No empty seats. That’s the mantra for Chinatown’s Sixth & I Historic Synagogue, which, since deciding to use its space as a concert hall for touring artists, has had no problem selling out show after show. In fact, it’s quickly becoming one of the most popular—and unusual—music venues in town.
Not bad for a synagogue that, while hosting such impressive star power as senator John Kerry, comedian Sarah Silverman, and actor Alan Alda, hadn’t been making much of a mark with the music-loving hipster crowds of the city. But that’s all changing.
“It all began with Matisyahu back in late October of 2005,” says family and live-music programmer Aaron Weintraub.
At the time, Matisyahu—a Hasidic Jew from Brooklyn—was making a name for himself with his appealing blend of reggae, rock, and hip-hop.
“We were running on the idea—as we still do—that you need unique, often big talent to attract a new, young population into our space that probably would not have come before,” says Weintraub.
After a meeting with staff and local community members, Sixth & I contacted JDub Records—the innovative nonprofit Jewish label that had signed Matisyahu. With JDub’s help, the synagogue sold out the 900-seat space for the Matisyahu concert and for one night transformed its beautiful Byzantine and Moorish architecture into a premier music venue.
In its second incarnation as a synagogue, Sixth & I isn’t missing a beat. Located in the young, refurbished, and Metro-friendly Chinatown, the staff and owners—including Washington Wizards majority owner Abe Pollin—have shaken up the traditional role of a congregation in order to attract young passers-by who may never have set foot in a synagogue before.
“We want to bring people into this space—Jewish people and people who aren’t Jewish,” says Foer. “What we know is that the current models aren’t working very well, so we’re trying to create something new, and our mission is to experiment: Some stuff will work, and some stuff won’t. But we try to fill the place.”
Sixth & I’s most ambitious experiment began last September when it partnered with Live Nation, the world’s largest concert promoter. Three shows were scheduled to test the format, beginning with the psychedelic folk of Devendra Banhart.
“It worked,” says Weintraub. “Artists loved the space.”
Surrounded by stained-glass windows and sweeping arches and performing under an intricately decorated dome, many of the artists leave the bimah—the synagogue’s elevated platform—overwhelmed by the ambience and intimacy of the space, says Weintraub.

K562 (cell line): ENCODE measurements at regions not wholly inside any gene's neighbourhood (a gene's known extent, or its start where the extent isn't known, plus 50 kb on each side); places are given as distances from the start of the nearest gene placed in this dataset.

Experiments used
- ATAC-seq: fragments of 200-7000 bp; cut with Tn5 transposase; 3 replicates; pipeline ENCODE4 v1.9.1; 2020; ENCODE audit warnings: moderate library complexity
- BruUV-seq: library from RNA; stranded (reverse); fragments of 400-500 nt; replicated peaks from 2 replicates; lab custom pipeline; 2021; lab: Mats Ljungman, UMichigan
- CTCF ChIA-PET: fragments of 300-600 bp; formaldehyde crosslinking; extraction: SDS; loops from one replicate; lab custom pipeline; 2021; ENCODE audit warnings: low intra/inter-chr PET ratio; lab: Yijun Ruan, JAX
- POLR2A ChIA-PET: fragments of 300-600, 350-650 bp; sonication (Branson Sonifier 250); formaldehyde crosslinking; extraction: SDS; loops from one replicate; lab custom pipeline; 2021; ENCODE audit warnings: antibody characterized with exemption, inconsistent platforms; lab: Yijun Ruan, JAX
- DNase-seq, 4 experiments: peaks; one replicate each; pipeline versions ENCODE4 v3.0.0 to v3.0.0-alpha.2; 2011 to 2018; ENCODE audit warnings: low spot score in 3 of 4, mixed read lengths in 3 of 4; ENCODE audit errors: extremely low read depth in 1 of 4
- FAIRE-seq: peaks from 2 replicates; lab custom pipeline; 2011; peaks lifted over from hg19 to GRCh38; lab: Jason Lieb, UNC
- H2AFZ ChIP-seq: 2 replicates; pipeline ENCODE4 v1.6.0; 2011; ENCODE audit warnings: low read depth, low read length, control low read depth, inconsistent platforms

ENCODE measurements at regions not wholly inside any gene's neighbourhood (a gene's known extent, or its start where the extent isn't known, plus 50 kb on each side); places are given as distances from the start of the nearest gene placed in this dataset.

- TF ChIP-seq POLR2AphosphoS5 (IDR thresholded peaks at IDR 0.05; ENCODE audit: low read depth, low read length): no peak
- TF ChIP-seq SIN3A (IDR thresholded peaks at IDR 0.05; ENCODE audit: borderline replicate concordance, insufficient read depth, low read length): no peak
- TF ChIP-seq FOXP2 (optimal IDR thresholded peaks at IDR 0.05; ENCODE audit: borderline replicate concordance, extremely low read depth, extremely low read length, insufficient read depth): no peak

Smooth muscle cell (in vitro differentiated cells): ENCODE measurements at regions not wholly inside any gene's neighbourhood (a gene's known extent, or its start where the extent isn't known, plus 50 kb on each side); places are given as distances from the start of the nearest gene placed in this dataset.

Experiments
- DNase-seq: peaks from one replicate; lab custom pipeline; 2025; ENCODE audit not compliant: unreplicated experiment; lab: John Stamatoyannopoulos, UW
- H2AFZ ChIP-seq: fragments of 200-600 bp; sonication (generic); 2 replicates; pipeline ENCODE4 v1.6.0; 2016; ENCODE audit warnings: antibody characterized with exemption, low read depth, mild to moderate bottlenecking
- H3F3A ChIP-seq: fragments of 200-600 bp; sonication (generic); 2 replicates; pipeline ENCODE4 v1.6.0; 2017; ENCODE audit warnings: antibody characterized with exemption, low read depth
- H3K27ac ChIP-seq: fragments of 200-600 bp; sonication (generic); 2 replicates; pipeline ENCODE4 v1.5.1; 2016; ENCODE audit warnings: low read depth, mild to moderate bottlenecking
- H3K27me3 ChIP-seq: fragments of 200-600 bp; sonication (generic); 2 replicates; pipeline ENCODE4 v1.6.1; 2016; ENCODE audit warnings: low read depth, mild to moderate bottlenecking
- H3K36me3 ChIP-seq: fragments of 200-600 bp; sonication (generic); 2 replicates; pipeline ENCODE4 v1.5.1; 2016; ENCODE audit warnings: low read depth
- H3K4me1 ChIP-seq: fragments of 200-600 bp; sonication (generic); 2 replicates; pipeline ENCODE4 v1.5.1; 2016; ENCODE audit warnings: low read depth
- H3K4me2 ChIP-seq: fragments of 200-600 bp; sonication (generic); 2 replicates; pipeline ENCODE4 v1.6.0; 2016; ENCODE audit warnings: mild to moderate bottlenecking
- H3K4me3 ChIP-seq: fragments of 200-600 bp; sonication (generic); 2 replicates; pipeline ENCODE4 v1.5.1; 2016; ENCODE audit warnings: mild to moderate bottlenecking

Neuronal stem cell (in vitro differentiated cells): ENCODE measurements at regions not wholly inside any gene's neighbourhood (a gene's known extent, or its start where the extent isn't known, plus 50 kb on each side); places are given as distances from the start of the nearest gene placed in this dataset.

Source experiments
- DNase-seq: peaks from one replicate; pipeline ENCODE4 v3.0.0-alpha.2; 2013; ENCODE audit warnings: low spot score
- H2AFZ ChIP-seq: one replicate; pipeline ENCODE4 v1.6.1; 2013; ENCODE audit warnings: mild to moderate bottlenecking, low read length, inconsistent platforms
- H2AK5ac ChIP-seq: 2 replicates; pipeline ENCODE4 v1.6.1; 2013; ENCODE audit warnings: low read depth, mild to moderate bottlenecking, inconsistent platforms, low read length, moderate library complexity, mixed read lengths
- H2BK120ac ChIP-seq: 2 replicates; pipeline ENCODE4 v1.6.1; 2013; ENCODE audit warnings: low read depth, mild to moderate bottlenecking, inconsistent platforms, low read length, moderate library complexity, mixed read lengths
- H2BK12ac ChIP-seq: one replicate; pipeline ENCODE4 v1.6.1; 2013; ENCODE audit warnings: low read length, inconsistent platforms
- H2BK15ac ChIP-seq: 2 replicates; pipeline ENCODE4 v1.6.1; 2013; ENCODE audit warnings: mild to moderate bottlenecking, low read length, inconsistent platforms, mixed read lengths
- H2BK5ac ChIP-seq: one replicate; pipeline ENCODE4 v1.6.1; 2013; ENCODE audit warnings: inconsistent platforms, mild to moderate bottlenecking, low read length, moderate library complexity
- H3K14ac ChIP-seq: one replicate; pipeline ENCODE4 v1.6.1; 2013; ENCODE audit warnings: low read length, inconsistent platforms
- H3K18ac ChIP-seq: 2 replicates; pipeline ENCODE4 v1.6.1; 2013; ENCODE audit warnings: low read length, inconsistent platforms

Audiences come to Sixth & I—which is stark in contrast to the typical club—overwhelmed by a sense of respect for the holy nature of the building. Seated in the curved wooden benches of the main hall and balcony or standing feet from the performer, spectators soak up the rare intimacy the venue elicits.
“There’s something about this space that inspires people to do more than their traditional canned talk or performance,” says Foer. “Whether it’s a Jewish performer or not, the space has an impact on them.”
The building’s lauded acoustics have attracted the young talent of Grizzly Bear, Jose Gonzalez, Elbow, and Adele—and even big-time rocker Bryan Adams. Adams, best known for the classic-rock anthem “Summer of ’69,” could fill the neighboring Verizon Center but instead opted to play a more toned-down show. He was so impressed with the space that he’s scheduling a return date. He’s not the only one: Matisyahu, now popular enough to fill the 9:30 Club, has made plans to come back November 3.
Constructed in 1908 by the synagogue Adas Israel—now located in DC’s Cleveland Park—Sixth & I has been able to preserve its historic elements while pushing itself socially into the 21st century. There are no restrictions on what type of act the synagogue will host, says Weintraub. It just looks for someone who can fit the space.
“We’re not going to have Metallica here,” he jokes, “but someone who can really can connect in a space like this with an audience. It’s big, but it doesn’t look that big.”
Foer notes that Sixth & I is still figuring out its mission. Freshly sold out of tickets for High Holy Days and with a fall lineup including Jenny Lewis, Matt Nathanson, and Yael Naim, the synagogue may be faced with a new challenge: finding seats for everyone.
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